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Research Project: Ecohydrological Processes, Scale, Climate Variability, and Watershed Management

Location: Southwest Watershed Research Center

Title: A coupled modeling approach to assess the impact of fuel treatments on post-wildfire runoff and erosion

Author
item SIDMAN, G. - University Of Arizona
item GUERTIN, D.P. - University Of Arizona
item Goodrich, David - Dave
item THOMA, D. - National Park Service
item FALK, D. - University Of Arizona
item BURNS, I.S. - University Of Arizona

Submitted to: International Journal of Wildfire
Publication Type: Peer Reviewed Journal
Publication Acceptance Date: 12/15/2014
Publication Date: 4/1/2016
Citation: Sidman, G., Guertin, D., Goodrich, D.C., Thoma, D., Falk, D., Burns, I. 2016. A coupled modeling approach to assess the impact of fuel treatments on post-wildfire runoff and erosion. International Journal of Wildfire. 25:351-362. https://doi.org/10.1071/WF14058.
DOI: https://doi.org/10.1071/WF14058

Interpretive Summary: The hydrological consequences of wildfires are some of the most significant and long-lasting effects. Since wildfire severity impacts post-fire watershed response, reducing excess woody fuels can be a useful tool for land managers to moderate the severity of future wildfire. However, current computer simulation models of post-wildfire watershed response focus on only one aspect of the fire-watershed linkage (fuel treatments, fire behavior, fire severity, or watershed responses). This study outlines a modeling approach that combines three models to sequentially to allow forest managers to model the effects of fuel treatments on post-fire hydrological impacts. Case studies involving a planned prescribed fire to remove excess fuels at Zion National Park and a planned mechanical removal of excess fuels at Bryce Canyon National Park were used to demonstrate the approach. The resulting linked application of these models could help managers estimate the impact of planned fuel treatments on wildfire severity and post-wildfire runoff/erosion, and compare various fuel treatment to and maximize post-wildfire mitigation results.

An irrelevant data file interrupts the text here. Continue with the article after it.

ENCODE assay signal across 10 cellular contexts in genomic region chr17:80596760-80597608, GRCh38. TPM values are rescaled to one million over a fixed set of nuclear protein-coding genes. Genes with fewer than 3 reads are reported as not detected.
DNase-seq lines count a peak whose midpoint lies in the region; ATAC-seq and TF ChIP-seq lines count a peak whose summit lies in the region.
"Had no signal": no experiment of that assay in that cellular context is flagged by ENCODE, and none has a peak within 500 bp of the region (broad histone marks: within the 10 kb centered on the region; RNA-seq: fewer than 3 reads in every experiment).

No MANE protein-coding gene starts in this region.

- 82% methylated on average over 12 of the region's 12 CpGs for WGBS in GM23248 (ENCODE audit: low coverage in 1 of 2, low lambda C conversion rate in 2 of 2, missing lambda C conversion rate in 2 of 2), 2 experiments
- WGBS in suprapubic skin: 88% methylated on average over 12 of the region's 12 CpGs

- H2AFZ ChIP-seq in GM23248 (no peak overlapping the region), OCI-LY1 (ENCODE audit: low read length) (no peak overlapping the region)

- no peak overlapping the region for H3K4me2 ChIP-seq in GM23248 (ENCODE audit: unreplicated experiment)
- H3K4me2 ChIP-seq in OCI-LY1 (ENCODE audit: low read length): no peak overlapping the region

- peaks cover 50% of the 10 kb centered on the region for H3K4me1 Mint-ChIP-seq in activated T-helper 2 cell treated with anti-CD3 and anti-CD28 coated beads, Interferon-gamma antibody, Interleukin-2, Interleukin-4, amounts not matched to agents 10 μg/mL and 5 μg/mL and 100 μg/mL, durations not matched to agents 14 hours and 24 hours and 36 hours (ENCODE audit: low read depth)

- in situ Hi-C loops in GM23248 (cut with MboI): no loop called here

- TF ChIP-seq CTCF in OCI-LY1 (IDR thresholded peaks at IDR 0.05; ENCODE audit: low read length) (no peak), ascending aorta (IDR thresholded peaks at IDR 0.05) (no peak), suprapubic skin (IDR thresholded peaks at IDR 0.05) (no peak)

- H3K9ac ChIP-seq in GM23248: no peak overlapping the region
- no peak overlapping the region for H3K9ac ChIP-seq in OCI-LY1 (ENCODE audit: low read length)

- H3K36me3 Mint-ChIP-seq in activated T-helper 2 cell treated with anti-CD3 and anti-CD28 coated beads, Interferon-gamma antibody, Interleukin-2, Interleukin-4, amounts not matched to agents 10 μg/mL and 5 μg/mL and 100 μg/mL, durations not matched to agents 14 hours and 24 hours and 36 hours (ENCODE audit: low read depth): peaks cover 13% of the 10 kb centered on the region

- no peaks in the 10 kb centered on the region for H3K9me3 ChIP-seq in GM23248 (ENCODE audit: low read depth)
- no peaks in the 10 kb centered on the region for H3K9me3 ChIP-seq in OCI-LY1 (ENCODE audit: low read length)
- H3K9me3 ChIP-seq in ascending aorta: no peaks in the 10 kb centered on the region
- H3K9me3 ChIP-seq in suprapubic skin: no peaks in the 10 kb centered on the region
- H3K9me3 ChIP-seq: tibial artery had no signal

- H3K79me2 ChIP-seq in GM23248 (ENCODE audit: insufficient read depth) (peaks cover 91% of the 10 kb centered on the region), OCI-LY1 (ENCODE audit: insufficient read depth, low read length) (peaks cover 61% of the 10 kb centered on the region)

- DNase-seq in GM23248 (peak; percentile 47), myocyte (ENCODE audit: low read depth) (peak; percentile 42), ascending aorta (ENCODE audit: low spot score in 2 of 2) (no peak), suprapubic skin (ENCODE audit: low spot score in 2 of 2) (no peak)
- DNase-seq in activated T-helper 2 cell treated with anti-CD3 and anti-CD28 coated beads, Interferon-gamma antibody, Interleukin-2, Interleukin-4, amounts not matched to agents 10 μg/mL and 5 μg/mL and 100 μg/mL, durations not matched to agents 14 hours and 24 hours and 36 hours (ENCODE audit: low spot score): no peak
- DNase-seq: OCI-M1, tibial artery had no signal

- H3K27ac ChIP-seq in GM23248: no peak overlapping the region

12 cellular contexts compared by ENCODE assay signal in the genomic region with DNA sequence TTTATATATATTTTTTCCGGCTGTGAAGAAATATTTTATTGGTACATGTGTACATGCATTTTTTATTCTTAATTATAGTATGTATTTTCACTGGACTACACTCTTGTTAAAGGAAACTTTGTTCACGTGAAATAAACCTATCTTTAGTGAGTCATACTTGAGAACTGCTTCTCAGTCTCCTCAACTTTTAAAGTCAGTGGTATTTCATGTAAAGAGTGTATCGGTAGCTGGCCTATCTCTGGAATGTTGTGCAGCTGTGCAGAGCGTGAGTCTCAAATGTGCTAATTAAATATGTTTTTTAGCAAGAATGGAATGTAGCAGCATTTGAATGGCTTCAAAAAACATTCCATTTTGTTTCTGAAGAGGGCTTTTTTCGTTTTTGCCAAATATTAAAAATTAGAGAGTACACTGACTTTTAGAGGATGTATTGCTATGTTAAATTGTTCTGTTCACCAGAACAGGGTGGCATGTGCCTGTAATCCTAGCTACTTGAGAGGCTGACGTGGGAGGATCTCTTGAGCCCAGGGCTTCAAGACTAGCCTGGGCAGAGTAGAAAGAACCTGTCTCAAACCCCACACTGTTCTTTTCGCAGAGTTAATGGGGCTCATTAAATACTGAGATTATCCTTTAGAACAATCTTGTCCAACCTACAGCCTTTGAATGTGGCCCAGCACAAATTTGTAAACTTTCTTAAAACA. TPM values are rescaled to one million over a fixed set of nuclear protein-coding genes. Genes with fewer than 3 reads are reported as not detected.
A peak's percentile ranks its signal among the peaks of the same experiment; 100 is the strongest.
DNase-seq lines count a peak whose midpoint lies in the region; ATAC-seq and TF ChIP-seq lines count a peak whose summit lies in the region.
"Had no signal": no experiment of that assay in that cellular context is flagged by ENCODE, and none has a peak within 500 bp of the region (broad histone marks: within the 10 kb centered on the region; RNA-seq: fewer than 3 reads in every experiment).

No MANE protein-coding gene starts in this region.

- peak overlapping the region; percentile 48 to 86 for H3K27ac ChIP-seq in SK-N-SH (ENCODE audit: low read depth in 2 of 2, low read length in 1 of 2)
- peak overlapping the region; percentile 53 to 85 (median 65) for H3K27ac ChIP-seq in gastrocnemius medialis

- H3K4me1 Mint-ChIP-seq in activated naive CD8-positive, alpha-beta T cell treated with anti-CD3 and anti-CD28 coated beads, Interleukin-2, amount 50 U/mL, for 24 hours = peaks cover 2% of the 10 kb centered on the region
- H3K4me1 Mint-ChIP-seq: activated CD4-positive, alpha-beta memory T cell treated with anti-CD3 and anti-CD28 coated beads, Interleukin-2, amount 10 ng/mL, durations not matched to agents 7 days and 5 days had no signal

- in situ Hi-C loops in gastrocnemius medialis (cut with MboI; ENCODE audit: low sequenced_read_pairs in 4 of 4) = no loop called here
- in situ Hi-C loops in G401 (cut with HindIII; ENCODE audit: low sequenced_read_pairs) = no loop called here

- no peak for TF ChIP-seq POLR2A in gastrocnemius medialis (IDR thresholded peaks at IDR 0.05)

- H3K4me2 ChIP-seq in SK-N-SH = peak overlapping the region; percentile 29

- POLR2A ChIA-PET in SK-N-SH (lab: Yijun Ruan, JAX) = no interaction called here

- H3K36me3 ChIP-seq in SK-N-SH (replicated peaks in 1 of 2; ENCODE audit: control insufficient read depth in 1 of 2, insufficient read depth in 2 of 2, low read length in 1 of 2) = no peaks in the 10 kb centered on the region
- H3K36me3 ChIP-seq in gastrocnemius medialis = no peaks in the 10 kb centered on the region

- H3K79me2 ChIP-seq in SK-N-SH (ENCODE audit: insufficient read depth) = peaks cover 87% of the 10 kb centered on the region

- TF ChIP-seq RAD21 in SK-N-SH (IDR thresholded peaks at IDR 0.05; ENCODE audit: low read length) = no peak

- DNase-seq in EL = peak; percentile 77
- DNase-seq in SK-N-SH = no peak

Technical Abstract: The hydrological consequences of wildfires are some of the most significant and long-lasting effects. Since wildfire severity impacts post-fire hydrological response, fuel treatments can be a useful tool for land managers to moderate this response. However, current models focus on only one aspect of the fire-watershed linkage (fuel treatments, fire behavior, fire severity, watershed responses). This study outlines a spatial modeling approach that couples three models used sequentially to allow managers to model the effects of fuel treatments on post-fire hydrological impacts. Case studies involving a planned prescribed fire at Zion National Park and a planned mechanical thinning at Bryce Canyon National Park were used to demonstrate the approach. Fuel treatments were modeled using FuelCalc and FlamMap within the Wildland Fire Assessment Tool (WFAT). The First Order Fire Effects Model (FOFEM) within WFAT was then used to evaluate the effectiveness of the fuel treatments by modeling wildfires on both treated and untreated landscapes. Post-wildfire hydrological response was then modeled using KINEROS2 within the Automated Geospatial Watershed Assessment Tool (AGWA). This linkage could help managers estimate the impact of planned fuel treatments on wildfire severity and post-wildfire runoff/erosion, and compare various fuel treatment scenarios to optimize resources and maximize mitigation results.